By Matthew Dickman
When grief comes to you as a purple gorilla
you must count yourself lucky.
You must offer her what’s left
of your dinner, the book you were trying to finish
you must put aside
and make her a place to sit at the foot of your bed,
her eyes moving from the clock
to the television and back again.
I am not afraid. She has been here before
and now I can recognize her gait
as she approaches the house.
Some nights, when I know she’s coming,
I unlock the door, lie down on my back,
and count her steps
from the street to the porch.
Tonight she brings a pencil and a ream of paper,
tells me to write down
everyone I have ever known,
and we separate them between the living and the dead
so she can pick each name at random.
I play her favorite Willie Nelson album
because she misses Texas
but I don’t ask why.
She hums a little,
the way my brother does when he gardens.
We sit for an hour
while she tells me how unreasonable I’ve been,
crying in the check-out line,
refusing to eat, refusing to shower,
all the smoking and all the drinking.
Eventually she puts one of her heavy
purple arms around me, leans
her head against mine,
and all of a sudden things are feeling romantic.
So I tell her,
things are feeling romantic.
She pulls another name, this time
from the dead,
and turns to me in that way that parents do
so you feel embarrassed or ashamed of something.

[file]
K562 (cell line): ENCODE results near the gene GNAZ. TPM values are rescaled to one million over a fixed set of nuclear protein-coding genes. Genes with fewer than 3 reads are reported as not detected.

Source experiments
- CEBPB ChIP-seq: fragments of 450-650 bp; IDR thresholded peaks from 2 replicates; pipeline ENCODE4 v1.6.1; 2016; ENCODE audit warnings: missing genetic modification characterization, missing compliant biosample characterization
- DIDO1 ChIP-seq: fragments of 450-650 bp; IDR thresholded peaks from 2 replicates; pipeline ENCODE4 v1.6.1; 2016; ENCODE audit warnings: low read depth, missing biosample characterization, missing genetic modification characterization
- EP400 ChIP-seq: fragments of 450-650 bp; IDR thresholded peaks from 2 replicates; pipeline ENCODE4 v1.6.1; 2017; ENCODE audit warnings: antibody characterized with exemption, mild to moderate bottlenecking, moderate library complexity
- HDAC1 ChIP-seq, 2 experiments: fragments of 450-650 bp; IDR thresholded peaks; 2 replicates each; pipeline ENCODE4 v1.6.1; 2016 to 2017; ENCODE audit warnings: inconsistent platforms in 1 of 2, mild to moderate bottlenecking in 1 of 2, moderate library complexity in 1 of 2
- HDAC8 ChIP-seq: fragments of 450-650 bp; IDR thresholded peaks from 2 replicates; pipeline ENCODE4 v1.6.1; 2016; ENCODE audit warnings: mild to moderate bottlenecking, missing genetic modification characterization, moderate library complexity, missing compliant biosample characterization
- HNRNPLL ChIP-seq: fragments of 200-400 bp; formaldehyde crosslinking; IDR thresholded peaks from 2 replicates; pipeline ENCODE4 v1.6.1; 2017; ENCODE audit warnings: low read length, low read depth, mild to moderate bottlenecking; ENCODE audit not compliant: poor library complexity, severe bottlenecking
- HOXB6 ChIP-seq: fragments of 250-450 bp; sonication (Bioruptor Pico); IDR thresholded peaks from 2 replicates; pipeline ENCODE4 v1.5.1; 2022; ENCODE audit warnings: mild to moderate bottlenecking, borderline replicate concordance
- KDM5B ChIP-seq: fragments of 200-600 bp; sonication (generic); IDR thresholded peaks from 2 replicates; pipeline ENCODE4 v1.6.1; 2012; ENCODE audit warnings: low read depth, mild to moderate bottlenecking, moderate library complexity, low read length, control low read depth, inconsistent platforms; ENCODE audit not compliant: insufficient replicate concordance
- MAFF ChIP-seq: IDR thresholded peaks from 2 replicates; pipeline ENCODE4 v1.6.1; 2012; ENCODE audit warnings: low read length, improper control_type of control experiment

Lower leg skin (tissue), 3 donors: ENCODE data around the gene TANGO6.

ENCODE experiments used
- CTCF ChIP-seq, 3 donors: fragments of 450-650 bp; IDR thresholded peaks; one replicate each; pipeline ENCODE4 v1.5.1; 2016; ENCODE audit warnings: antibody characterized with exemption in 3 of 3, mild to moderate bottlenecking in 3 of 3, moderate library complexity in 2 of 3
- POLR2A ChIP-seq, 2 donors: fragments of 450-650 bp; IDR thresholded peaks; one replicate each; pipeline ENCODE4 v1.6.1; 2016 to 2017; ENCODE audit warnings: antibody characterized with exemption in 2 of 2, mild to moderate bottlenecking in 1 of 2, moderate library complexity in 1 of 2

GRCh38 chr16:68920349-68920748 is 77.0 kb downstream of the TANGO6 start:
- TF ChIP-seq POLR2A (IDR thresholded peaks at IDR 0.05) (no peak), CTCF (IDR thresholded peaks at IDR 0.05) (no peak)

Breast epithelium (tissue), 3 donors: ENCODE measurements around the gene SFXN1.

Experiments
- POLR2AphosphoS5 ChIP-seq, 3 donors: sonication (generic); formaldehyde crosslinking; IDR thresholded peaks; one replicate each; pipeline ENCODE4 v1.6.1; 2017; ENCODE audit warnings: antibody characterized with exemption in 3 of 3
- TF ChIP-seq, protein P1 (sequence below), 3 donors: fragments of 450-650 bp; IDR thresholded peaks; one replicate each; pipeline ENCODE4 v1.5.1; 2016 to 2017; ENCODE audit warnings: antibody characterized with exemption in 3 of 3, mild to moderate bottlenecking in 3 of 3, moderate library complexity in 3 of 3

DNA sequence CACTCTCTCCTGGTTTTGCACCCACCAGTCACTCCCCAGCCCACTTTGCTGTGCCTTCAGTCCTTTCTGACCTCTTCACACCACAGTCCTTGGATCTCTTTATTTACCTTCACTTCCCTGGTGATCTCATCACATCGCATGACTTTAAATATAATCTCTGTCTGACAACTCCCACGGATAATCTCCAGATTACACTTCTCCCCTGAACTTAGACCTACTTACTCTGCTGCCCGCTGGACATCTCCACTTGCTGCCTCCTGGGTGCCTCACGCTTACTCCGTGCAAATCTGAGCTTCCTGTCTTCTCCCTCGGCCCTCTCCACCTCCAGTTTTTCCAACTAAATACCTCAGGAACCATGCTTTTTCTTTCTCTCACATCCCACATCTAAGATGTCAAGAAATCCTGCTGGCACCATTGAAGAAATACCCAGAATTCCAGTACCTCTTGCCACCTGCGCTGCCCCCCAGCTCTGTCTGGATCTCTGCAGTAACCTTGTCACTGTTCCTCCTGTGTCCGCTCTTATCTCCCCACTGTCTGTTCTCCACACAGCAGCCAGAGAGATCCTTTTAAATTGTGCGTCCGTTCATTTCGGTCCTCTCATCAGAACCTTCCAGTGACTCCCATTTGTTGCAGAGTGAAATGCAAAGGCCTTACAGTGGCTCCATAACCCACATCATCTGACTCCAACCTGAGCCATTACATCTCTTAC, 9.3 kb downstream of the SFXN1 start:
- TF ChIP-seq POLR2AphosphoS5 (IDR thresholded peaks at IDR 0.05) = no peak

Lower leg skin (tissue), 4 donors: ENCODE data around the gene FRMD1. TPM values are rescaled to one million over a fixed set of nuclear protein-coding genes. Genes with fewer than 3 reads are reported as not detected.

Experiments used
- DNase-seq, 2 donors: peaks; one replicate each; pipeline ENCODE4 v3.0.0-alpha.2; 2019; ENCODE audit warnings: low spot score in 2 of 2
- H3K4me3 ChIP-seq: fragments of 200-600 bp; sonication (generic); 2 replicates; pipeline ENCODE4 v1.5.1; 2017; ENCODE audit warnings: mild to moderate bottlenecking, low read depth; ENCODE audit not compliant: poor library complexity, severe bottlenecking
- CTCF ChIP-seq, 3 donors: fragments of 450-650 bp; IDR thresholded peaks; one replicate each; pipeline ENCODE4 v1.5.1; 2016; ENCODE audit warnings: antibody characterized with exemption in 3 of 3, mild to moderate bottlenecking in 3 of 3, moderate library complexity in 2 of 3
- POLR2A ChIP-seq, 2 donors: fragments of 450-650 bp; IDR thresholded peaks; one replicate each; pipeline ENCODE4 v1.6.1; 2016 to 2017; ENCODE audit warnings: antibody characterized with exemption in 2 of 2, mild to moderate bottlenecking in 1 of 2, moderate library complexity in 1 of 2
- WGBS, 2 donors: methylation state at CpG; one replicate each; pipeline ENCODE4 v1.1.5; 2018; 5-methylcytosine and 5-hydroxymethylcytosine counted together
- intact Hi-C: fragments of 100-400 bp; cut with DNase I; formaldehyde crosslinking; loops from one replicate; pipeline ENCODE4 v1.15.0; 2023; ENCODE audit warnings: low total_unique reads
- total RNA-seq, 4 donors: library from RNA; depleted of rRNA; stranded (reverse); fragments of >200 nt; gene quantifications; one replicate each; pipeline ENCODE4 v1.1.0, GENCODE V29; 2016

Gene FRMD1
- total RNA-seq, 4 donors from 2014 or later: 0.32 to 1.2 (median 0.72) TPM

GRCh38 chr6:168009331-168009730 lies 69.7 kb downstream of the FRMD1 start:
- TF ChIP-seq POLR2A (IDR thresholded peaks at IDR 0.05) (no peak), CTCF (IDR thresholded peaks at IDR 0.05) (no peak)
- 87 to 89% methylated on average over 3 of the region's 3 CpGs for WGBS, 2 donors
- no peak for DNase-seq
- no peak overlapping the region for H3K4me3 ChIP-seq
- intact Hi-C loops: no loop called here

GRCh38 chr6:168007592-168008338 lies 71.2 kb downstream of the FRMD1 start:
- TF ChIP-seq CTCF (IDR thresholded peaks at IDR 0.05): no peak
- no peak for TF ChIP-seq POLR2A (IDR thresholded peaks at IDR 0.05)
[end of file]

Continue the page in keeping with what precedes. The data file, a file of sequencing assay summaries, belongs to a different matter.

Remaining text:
Romantic? She says,
reading the name out loud, slowly
so I am aware of each syllable, each vowel
wrapping around the bones like new muscle,
the sound of that person’s body
and how reckless it is,
how careless that his name is in one pile and not the other.
About the author
Matthew Dickman is the twin brother of poet Michael Dickman. He. grew up in Oregon. He earned a BA at the University of Oregon and an MFA at the University of Texas-Austin’s Michener Center.
He is the author of poetry collections:
Mayakovsky’s Revolver (2014)
50 American Poems (cowritten with Michael Dickman, 2012)
All American Poem (2008).
Unabashed in their celebration and in their grief, Dickman’s expansive lyric poems are full of references to popular culture, personal history, and class-based struggle.
Dickman’s work has won the American Poetry Review’s Honickman First Book Prize, the 2009 Oregon Book Award for Poetry, the Kate Tufts Discovery Award, the American Academy of Arts and Science’s May Sarton Poetry Prize. He has been awarded residencies and fellowships from the Provincetown Fine Arts Work Center, the Vermont Studio Center, Literary Arts of Oregon, and the Lannan Foundation. Matthew Dickman lives in Portland, Oregon